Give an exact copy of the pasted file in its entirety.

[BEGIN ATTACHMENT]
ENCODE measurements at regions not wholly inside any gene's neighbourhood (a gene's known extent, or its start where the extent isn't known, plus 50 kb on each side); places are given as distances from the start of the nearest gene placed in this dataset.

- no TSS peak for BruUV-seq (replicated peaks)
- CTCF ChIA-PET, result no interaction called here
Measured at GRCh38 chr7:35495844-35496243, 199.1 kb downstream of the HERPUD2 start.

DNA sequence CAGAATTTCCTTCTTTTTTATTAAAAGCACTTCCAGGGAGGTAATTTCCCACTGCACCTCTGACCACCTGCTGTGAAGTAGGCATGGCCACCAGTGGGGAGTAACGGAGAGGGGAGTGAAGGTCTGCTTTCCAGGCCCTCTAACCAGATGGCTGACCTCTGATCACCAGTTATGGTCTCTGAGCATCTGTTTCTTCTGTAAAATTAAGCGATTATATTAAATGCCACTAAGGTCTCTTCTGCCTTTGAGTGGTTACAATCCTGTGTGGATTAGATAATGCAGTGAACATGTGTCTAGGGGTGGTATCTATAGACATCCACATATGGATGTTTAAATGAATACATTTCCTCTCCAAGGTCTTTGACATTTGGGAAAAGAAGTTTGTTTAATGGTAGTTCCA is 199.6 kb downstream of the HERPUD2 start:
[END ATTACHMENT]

ENCODE measurements at regions not wholly inside any gene's neighbourhood (a gene's known extent, or its start where the extent isn't known, plus 50 kb on each side); places are given as distances from the start of the nearest gene placed in this dataset.

- no TSS peak for BruUV-seq (replicated peaks)
- CTCF ChIA-PET, result no interaction called here
Measured at GRCh38 chr7:35495844-35496243, 199.1 kb downstream of the HERPUD2 start.

DNA sequence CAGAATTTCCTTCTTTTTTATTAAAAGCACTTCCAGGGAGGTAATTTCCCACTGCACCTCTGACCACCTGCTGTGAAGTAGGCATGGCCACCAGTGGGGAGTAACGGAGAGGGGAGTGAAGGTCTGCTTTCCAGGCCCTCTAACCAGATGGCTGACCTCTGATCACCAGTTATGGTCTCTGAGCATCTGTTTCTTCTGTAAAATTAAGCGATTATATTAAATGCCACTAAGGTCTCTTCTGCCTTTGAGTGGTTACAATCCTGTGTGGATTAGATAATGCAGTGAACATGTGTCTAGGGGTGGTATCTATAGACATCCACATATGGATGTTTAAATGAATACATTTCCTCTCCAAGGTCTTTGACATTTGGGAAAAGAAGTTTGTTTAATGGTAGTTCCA is 199.6 kb downstream of the HERPUD2 start: